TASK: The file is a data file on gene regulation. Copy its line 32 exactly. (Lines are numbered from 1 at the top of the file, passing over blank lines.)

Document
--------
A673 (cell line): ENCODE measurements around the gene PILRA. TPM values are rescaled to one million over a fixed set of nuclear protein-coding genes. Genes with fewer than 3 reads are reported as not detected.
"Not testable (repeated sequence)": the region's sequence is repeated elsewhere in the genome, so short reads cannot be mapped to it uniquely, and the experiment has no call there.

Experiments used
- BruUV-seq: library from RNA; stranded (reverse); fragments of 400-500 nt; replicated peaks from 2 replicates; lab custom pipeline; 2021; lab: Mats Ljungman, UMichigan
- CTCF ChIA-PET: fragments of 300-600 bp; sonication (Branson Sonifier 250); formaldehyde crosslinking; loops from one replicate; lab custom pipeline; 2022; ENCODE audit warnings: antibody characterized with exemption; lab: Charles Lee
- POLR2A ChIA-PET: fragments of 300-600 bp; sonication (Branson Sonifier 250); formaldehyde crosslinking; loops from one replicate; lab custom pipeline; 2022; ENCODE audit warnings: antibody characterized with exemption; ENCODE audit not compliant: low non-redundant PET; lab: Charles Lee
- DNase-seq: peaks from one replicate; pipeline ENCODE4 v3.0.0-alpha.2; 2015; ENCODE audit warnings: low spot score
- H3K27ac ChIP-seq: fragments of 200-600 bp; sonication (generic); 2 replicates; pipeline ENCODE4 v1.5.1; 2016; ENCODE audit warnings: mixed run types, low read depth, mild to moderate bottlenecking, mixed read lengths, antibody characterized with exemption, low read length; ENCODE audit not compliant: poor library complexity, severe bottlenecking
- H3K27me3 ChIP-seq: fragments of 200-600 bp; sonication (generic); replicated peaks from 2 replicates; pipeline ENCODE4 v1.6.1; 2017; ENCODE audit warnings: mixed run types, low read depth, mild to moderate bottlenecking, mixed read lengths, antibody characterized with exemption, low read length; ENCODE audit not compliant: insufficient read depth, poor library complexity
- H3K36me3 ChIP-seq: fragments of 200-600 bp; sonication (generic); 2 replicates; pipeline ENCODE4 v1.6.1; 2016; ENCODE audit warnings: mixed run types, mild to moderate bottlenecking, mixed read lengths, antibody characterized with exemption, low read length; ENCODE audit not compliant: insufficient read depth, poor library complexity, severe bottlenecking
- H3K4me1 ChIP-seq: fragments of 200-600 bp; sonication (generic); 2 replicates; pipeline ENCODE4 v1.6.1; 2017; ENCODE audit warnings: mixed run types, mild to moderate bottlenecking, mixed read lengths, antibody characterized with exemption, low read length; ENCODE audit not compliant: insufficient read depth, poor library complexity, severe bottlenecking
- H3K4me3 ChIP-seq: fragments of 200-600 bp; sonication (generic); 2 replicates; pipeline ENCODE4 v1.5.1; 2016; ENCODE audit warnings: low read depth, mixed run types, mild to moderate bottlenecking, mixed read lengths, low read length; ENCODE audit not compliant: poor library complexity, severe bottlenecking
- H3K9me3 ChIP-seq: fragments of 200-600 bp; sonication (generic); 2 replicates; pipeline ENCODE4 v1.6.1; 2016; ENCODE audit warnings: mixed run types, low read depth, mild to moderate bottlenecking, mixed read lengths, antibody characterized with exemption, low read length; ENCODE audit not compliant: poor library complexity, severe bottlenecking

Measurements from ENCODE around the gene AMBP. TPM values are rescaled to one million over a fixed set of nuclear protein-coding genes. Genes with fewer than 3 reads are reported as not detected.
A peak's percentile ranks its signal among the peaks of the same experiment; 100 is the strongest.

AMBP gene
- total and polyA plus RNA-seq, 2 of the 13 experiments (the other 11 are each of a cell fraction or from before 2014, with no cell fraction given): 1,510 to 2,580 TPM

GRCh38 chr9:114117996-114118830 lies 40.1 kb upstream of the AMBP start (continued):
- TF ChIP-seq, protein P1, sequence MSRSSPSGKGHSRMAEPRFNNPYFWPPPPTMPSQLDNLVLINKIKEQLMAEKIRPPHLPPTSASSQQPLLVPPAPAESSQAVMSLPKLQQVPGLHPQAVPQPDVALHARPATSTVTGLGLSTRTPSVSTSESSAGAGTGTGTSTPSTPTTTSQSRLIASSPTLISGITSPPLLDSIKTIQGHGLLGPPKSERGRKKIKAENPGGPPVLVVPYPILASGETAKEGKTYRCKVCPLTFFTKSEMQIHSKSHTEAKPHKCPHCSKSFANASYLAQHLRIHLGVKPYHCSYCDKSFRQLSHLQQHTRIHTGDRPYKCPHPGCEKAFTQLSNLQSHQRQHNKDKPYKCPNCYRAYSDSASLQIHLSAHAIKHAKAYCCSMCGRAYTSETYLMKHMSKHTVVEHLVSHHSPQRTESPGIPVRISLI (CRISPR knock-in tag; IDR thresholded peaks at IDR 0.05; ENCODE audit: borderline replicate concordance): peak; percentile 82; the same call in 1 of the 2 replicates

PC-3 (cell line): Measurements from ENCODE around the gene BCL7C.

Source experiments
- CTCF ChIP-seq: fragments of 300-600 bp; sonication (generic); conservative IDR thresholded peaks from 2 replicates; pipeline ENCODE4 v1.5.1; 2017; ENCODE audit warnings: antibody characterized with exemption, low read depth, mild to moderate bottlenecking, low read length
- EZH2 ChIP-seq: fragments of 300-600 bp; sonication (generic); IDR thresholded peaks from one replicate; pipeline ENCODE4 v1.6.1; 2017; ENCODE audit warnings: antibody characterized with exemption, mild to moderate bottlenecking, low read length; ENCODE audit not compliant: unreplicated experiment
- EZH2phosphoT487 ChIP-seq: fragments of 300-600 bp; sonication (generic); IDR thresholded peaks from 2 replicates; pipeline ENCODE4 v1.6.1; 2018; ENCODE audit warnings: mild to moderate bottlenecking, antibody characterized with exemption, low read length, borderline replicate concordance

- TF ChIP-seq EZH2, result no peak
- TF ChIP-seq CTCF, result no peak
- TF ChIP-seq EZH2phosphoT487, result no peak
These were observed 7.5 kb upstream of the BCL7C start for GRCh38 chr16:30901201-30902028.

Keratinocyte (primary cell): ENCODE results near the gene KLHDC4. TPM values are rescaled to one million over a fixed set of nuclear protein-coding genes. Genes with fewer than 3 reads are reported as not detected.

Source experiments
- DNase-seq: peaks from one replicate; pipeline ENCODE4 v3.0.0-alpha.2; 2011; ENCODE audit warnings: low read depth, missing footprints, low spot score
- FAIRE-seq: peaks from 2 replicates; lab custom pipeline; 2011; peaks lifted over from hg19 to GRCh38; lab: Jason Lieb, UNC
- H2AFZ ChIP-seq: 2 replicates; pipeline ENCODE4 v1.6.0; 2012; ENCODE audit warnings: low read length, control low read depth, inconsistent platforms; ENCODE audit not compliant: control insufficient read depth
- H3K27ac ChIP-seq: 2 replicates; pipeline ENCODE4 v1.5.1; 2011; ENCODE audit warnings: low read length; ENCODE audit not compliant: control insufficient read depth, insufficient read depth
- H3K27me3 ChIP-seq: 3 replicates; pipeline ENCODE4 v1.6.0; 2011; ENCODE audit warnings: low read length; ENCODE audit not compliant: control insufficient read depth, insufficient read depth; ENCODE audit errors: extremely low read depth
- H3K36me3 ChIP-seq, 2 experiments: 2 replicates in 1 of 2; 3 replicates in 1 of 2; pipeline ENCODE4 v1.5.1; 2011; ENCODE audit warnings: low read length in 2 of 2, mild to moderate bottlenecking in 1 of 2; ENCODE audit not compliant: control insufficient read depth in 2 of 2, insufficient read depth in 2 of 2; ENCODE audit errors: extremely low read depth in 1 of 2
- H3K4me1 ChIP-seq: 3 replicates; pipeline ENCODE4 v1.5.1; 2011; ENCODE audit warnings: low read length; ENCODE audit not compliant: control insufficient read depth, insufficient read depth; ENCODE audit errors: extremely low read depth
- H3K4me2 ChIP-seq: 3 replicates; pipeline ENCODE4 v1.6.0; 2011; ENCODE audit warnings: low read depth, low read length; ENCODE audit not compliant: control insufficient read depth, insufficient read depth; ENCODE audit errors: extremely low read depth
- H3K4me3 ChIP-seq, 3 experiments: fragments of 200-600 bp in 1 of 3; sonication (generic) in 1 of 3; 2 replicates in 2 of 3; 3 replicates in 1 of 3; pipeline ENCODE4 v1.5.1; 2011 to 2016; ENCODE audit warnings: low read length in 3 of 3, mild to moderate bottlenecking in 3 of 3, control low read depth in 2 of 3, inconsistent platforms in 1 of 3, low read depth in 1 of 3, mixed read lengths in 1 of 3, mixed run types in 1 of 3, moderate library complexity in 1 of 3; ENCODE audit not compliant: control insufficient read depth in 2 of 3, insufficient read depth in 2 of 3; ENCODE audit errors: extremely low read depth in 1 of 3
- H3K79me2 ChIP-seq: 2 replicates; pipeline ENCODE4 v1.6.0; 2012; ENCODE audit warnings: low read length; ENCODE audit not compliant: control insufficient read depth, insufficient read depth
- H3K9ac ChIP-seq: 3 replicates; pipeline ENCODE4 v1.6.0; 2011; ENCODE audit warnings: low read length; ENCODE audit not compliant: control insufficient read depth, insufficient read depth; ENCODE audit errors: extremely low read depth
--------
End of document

- FAIRE-seq: peaks from 2 replicates; lab custom pipeline; 2011; peaks lifted over from hg19 to GRCh38; lab: Jason Lieb, UNC